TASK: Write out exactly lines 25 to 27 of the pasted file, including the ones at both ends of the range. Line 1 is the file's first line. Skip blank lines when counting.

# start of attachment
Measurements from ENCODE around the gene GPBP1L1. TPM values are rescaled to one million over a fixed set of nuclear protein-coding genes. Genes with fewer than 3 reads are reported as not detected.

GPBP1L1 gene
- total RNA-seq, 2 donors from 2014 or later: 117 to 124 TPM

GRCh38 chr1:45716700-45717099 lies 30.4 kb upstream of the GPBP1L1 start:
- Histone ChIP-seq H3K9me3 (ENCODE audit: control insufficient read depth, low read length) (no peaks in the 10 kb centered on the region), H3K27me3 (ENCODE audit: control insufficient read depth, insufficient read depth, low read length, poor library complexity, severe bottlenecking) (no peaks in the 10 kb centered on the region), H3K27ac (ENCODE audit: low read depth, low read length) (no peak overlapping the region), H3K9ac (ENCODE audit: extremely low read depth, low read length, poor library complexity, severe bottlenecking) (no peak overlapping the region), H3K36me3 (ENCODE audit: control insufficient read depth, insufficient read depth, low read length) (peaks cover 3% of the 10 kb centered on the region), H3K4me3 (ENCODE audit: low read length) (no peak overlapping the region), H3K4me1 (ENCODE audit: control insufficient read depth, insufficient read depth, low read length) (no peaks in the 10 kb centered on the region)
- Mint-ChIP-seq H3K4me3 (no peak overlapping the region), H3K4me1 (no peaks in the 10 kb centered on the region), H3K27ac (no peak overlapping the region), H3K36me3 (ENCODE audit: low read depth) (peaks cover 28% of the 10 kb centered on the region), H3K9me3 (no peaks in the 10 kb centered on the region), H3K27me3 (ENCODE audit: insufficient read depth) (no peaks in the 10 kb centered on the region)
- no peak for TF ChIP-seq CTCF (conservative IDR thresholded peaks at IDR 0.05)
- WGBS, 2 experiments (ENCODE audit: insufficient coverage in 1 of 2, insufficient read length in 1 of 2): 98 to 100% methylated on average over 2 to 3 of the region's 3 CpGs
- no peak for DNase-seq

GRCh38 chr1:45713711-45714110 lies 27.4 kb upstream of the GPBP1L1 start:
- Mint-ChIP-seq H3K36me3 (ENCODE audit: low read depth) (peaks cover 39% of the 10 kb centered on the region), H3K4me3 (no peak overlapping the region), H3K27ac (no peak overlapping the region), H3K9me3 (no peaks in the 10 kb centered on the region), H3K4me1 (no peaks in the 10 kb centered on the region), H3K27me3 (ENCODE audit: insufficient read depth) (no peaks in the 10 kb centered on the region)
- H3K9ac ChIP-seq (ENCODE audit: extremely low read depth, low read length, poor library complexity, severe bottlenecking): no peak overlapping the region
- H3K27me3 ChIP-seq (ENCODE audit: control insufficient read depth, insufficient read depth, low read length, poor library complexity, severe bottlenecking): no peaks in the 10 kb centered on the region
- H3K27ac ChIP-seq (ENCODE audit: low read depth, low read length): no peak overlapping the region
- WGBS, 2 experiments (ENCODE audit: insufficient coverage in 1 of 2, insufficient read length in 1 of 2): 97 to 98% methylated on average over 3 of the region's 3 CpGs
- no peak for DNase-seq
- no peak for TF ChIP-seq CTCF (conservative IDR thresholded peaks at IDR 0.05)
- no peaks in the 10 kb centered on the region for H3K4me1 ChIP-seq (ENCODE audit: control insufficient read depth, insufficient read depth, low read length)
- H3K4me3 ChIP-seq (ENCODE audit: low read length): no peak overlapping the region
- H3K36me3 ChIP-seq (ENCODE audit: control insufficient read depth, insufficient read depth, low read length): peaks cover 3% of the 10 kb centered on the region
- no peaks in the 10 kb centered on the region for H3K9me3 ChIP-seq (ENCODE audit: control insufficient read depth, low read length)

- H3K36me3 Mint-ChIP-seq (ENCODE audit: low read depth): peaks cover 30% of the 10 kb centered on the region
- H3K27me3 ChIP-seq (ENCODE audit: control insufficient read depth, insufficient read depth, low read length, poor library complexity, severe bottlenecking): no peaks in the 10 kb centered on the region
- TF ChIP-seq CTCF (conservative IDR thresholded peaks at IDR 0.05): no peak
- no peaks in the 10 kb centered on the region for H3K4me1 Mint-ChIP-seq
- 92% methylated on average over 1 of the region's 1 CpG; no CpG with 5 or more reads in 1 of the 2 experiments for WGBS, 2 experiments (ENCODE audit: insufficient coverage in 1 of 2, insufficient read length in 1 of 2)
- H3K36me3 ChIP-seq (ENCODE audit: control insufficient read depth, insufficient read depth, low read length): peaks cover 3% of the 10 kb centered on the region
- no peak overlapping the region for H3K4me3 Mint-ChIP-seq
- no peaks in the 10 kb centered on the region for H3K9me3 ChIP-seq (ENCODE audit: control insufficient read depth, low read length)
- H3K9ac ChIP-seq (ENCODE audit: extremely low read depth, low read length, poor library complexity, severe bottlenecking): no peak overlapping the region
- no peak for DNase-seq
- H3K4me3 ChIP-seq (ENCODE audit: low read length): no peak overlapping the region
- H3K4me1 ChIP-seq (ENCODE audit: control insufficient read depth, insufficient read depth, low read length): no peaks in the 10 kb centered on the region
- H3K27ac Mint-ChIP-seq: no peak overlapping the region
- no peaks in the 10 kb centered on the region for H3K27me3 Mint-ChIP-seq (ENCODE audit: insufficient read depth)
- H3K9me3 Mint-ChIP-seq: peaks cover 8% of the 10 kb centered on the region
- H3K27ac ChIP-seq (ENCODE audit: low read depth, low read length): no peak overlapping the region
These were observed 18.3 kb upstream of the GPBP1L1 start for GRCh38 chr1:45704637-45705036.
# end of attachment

- no peaks in the 10 kb centered on the region for H3K4me1 Mint-ChIP-seq
- 92% methylated on average over 1 of the region's 1 CpG; no CpG with 5 or more reads in 1 of the 2 experiments for WGBS, 2 experiments (ENCODE audit: insufficient coverage in 1 of 2, insufficient read length in 1 of 2)
- H3K36me3 ChIP-seq (ENCODE audit: control insufficient read depth, insufficient read depth, low read length): peaks cover 3% of the 10 kb centered on the region